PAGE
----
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Grapefruit Seed Extract & Fungal Infections

By Marek Doyle

By their very nature, fungal infections can cause all manner of problems. If your digestive tract becomes overpopulated with fungal organisms like candida or trichosporan, a systemic infection can soon occur. Several approaches remain popular in the treatment of such conditions, with grapefruit seed extract amongst those most regularly used.

Naturopathic medicine—such as grapefruit seed extract—promotes a holistic approach to health with minimal use of surgeries and drugs. Please consult your physician before attempting naturopathic remedies at home.

Fungal Infections

When any yeast population becomes overgrown, it can shift from its standard cellular state into a pseudomycelial form, a strand-like configuration capable of penetrating the intestinal wall. As well as inflammation in the digestive tract, this may increase the likelihood of allergic reactions and the translocation of fungi into the bloodstream; Dr. William Crook, the author of "The Yeast Connection," explains how this becomes the basis of systemic fungal infections. Symptoms include fatigue, impaired thinking, headaches and rashes.

Grapefruit Seed Extract

Although in popular use in naturopathic treatment of yeast infections, the profile of this nutritious extract grew primarily as a result of the research of Dr. Jacob Harich. The Einstein Laureate scientist and immunologist noticed its use among many traditional societies and examined grapefruit seeds to discover why antimicrobial effects it possessed. His studies revealed a massive array of beneficial compounds, including vitamin C, sterols, tocopherols, citric acid, liminoids, hesperidin and naringinen.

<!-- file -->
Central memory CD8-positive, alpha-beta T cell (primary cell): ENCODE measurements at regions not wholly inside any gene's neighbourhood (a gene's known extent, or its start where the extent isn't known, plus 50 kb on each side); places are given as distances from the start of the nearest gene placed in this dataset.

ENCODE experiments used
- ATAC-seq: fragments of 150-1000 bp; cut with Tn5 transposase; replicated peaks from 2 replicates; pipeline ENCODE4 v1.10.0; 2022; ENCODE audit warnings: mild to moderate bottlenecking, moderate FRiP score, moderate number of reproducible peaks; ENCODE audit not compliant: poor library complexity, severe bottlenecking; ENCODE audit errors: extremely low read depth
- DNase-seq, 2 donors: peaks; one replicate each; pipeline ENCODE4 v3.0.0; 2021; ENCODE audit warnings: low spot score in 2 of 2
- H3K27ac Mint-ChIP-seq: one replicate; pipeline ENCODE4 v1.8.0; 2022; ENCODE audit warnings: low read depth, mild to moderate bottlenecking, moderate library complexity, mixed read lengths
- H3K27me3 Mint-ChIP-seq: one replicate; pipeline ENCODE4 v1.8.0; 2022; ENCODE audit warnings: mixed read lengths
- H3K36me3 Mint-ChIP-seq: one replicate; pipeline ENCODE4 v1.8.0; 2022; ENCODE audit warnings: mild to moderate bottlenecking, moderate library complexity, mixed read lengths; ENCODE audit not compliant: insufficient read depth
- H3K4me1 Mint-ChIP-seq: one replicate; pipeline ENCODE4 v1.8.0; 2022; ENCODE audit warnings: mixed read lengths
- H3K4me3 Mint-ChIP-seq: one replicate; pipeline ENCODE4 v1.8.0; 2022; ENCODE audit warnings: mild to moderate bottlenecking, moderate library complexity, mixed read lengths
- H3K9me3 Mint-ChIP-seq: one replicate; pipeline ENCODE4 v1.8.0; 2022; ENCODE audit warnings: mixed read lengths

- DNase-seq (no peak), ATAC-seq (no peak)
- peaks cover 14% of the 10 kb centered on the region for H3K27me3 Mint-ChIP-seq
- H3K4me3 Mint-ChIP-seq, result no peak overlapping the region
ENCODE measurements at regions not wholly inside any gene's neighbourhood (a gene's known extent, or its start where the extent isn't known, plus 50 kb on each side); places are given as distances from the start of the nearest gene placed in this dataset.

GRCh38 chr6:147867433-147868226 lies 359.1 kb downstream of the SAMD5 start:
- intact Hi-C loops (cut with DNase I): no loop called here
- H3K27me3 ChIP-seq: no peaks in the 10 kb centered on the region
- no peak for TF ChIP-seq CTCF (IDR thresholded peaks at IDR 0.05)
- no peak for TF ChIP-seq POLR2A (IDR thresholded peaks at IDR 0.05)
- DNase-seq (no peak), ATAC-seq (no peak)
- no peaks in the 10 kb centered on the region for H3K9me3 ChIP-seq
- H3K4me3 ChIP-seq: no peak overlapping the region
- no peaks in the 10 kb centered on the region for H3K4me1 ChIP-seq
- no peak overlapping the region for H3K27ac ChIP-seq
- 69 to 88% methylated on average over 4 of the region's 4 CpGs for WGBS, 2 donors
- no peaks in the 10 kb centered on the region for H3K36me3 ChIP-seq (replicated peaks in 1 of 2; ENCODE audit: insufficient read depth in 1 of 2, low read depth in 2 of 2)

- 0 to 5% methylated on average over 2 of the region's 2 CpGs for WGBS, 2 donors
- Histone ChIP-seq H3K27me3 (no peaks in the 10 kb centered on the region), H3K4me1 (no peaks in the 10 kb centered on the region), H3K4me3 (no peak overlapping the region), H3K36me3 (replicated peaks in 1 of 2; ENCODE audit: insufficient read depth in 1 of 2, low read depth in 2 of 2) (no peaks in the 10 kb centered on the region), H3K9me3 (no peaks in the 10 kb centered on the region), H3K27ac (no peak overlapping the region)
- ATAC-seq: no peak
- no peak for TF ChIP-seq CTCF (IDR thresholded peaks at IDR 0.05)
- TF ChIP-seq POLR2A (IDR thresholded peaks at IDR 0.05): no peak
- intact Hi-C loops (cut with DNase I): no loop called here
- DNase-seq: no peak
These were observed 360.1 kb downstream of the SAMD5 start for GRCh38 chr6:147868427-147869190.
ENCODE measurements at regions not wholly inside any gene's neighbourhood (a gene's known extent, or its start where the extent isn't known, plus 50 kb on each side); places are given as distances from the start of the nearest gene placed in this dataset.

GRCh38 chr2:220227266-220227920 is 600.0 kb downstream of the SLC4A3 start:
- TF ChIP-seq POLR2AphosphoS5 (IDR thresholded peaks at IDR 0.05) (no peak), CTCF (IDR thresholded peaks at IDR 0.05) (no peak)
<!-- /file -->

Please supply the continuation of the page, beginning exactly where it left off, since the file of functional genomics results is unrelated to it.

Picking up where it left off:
Grapefruit seed extract displays a strong antiviral, antifungal, antibacterial effect that can measurably improve the balance of intestinal bacteria. It also shows strong antioxidant activity and researchers from Vanderbilt University consider it a versatile and powerful nutrient for supporting the immune system function. The positive effects center around naringenin, the acidic flavone considered as the active compound, which fatally damages the cell walls of yeasts.

Methods of Use

Grapefruit seeds are rarely used for medicinal use. Instead, health food shops tend to offer grapefruit seed extracts in the form of capsules or concentrated liquid extracts. The extracts are ideal for applying to fungal infections that effect your skin and both swallowing when diluted in water, although the capsules may represent a more convenient choice for others. Dr. Rodger Murphree, a board-certified chiropractic physician who has written five books on dealing with difficult medical problems, encourages his patients to use grapefruit seed extract but recommends on the basis of dosage rather than form. It appears that the effectiveness of capsules and liquid extracts are identical when consumed orally.

Die-off Reaction

You may experience some noticeable side effects when using grapefruit seed extract, especially if using a low carbohydrate diet at the same time. Both of these steps increase the rate at which fungal cells die, releasing a wave of fungal toxins into the bloodstream. Crook points out that this wave may cause the infamous die-off reaction, sometimes referred to as the Herxheimer response. Temporarily reducing the dosage of grapefruit seed extract may help reduce these symptoms as it allows fungi to die at a more gradual rate.

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